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Japan Unit VI Geography Unit VI Japan’s General Geography It is located 110 miles east of Korea It is an archipelago, or a chain of islands. It is about the size of California in terms of area. People tended to settle in the river valleys and coastal plains.

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Japan

Unit VI


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Geography

Unit VI


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Japan’s General Geography

It is located 110 miles east of Korea

It is an archipelago, or a chain of islands.

It is about the size of California in terms of area.

People tended to settle in the river valleys and coastal plains.

The land of Japan is so mountainous, that only about 20% of it is suitable for farming. Similarly to Korea, Japan relied heavily on the sea for food.


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Culture

Unit VI


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Japanese Proverbs To Ponder

Beginning is easy – Continuing is hard

When the character of a man is not clear to you, look at his friends.

Fall down seven times, get up eight.


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People of Japan

Japan is a homogeneous society – they speak the same language & share the same culture

Have almost zero ethnic minorities

Isolation has shaped its views of the world

Their “special identity” = ethnocentrism

Rarely grant citizenship to immigrants


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Cultural Diffusion

Japanese culture is based on chinese culture in many ways

Korea was the cultural bridge between China and Japan

The Japanese based their government on Chinese ideas

Confucian and Buddhist beliefs come from china.

Peasants adopted Chinese farming techniques



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Early History

  • 400 A.D. Tenno Clan is the first and only ruling dynasty

  • Heian Court - 794

  • By the 800’s Emperor power was declining

  • The Fujiwara family ruled for 200 years – The Emperor became a figure head – carried out religious duties, but had no real power

  • 1100’s – Warrior families challenged the Heian Court


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Feudalism

Unit VI


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Japanese Feudalism

Japanese Feudalism – Landowning warriors known as samurai pledged their allegiance to lords known as daimyos, and fought to protect their lands.



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Is Japanese Feudalism like Chess?

Japanese Feudalism

The Game of Chess

The King

The Queen

The Rook

The Knight

The Bishop

The Pawn

  • The Emperor

  • The Shogun

  • The Daimyo

  • The Samurai

  • The Artisans

  • The Peasants


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Frequent Warfare

Theory: Shogun commanded complete loyalty of his lords

Actuality – samurai lords and followers battled for power with the shogun

By 1400 Japan was inundated in warfare


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Achieving Unity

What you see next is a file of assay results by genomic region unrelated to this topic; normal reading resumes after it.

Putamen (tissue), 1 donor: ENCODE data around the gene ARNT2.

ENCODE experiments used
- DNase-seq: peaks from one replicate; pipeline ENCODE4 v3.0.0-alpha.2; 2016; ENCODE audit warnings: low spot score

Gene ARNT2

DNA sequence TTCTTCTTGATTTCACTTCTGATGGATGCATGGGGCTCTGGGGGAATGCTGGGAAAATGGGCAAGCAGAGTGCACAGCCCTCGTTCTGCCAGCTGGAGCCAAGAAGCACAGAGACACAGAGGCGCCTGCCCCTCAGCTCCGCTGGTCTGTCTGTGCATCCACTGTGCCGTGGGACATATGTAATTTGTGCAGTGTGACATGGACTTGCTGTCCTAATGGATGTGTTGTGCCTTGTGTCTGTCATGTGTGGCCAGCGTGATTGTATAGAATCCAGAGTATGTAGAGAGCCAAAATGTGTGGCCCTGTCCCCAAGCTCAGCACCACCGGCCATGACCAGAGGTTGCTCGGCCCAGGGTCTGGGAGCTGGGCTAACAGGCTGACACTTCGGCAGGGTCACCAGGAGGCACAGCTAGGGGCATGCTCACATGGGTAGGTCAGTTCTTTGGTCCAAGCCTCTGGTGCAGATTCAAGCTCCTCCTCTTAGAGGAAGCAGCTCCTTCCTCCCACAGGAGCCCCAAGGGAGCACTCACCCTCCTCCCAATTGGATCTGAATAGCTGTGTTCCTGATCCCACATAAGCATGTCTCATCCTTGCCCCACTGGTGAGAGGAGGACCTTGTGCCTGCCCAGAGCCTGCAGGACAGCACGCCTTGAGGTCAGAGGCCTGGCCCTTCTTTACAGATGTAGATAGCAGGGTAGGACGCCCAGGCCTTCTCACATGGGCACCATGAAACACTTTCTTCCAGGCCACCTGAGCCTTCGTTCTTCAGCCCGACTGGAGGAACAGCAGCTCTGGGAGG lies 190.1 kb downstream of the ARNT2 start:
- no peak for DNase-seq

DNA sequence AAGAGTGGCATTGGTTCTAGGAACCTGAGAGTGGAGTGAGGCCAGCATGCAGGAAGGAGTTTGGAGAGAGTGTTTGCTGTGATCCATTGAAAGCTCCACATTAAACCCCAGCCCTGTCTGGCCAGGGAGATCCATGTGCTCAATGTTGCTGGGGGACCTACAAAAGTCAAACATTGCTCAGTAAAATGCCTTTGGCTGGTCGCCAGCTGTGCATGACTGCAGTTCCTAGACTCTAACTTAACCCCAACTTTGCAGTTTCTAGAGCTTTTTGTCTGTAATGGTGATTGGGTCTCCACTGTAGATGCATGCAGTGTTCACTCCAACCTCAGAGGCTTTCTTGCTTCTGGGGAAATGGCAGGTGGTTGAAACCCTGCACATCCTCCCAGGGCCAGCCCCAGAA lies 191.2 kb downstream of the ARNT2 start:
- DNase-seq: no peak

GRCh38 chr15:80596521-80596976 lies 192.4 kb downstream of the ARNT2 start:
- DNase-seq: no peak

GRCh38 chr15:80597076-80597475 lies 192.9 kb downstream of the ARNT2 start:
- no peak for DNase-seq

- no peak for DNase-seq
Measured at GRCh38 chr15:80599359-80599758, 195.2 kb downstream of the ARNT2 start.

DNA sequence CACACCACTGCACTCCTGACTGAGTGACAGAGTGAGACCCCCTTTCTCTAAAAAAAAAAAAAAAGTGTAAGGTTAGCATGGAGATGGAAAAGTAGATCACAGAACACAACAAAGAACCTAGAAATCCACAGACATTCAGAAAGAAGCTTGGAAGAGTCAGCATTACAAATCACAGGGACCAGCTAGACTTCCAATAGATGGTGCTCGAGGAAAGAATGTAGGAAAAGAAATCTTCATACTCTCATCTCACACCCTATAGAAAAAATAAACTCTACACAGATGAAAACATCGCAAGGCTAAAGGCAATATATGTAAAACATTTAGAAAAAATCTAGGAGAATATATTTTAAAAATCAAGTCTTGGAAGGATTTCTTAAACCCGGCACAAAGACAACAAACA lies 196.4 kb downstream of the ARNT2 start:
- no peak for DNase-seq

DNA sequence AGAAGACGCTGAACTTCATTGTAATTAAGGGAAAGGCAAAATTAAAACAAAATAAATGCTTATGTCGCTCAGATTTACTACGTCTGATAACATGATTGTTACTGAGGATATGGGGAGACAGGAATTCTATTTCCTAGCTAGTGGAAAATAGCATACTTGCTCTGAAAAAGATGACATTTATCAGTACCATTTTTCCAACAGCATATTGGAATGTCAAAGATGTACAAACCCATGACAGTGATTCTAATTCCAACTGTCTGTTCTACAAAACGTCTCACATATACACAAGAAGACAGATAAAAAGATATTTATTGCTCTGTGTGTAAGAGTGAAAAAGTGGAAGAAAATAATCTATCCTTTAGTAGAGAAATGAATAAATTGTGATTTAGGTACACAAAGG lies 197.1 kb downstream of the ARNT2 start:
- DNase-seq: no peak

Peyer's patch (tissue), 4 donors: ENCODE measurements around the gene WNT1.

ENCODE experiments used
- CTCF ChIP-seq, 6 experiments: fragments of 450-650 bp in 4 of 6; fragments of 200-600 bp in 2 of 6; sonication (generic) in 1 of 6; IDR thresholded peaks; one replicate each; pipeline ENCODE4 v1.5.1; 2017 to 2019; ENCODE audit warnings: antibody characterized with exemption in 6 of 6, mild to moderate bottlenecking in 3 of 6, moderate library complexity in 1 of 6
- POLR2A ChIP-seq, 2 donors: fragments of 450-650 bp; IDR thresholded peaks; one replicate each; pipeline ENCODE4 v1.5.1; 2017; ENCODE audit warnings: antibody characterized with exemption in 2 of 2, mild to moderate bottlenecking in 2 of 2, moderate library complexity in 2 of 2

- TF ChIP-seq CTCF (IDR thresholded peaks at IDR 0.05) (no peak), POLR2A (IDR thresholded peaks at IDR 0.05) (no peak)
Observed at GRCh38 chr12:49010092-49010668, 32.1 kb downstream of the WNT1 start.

1500’s several military leaders were looking to unite Japan

Hideyoshi – most successful

By 1590 – had brought Japan under his control

Was the foundation for a united Japan

Centralized feudalism – 1600’s Tokugawa Ieyasu – set up the Tokugawa Shogunate – lasted until 1868

Under this system shoguns created a peaceful and ordinary society

Daimyo fell under direct control of the shogun


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Isolation

Unit VI


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An Isolated Nation

1543 – Portuguese arrived in Japan

Brought missionaries – infuriated the shogun

Early 1600’s – began persecuting foreign missionaries

Led to and expulsion of foreigners

1639 – shogun closed Japan to the world

Any Japanese who left could not return

Outlawed the building of ocean going vessels


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1639 -1853: Over 200 Years of Isolation

  • The shogun closed Japan to the rest of the world in the effort to remain powerful. In 1639 all foreigners (European and Asian traders) were expelled; Christianity was banned and all missionaries were expelled.

  • The people of Japan were forbidden to have contact with foreigners and were not allowed to travel outside of the country.

  • Foreign trade was banned.


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Economic & Social Changes

Edo grew from a small fishing village to a bustling city - present day Tokyo

Roads and trade increased as the Daimyo traveled to and from Edo

During peaceful times the samurai no longer needed to fight

Became government officials and bankers

By early 1800’s the Japanese had become a peaceful unified nation



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Commodore Perry Arrives

1853 – American warships anchored in Tokyo Bay

The Commander demanded that Japan open its ports

Under this pressure, Japan opened its doors for the first time in 200 years

Treaty of Kanagawa – officially opens Japan to trade with the U.S.



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Meiji Restoration--1868-1912